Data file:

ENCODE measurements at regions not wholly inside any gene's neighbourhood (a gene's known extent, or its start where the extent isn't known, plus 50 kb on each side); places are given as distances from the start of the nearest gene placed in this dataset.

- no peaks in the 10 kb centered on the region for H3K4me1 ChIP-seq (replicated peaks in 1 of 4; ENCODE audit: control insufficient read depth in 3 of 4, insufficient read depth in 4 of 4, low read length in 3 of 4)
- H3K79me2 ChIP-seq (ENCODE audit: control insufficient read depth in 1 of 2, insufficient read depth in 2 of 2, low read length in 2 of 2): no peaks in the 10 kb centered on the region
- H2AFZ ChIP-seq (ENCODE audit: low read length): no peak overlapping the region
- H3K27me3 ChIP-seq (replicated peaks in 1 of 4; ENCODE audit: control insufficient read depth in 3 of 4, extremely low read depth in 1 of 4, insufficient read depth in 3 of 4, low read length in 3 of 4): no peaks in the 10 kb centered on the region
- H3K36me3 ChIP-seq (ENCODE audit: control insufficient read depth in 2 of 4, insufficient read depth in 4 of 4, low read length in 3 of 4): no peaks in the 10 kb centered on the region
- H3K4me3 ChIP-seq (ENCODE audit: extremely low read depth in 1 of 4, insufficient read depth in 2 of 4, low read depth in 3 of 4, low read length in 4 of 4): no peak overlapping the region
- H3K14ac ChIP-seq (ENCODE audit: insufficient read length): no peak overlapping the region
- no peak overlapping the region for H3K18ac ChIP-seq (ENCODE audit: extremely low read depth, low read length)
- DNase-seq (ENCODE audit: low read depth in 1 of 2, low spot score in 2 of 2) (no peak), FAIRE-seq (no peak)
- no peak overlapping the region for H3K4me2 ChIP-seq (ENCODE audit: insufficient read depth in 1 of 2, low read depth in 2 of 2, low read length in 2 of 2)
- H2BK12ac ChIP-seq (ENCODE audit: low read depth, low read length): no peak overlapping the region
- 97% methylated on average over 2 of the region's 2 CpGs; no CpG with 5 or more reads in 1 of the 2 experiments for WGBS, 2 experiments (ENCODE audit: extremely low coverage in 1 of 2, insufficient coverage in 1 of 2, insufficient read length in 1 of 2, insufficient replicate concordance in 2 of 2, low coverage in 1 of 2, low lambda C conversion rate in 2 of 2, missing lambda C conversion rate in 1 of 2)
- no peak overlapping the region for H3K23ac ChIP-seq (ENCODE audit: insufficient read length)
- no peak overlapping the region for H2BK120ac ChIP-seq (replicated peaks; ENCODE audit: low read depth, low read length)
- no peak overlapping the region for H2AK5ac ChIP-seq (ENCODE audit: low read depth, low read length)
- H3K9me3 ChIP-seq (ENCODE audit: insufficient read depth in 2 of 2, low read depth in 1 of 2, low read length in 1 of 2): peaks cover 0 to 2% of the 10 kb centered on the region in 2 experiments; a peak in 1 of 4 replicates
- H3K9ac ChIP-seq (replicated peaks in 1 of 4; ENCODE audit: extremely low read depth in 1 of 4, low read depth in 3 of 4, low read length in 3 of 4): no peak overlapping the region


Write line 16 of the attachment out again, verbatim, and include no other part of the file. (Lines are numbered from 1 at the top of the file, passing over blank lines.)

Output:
- no peak overlapping the region for H2AK5ac ChIP-seq (ENCODE audit: low read depth, low read length)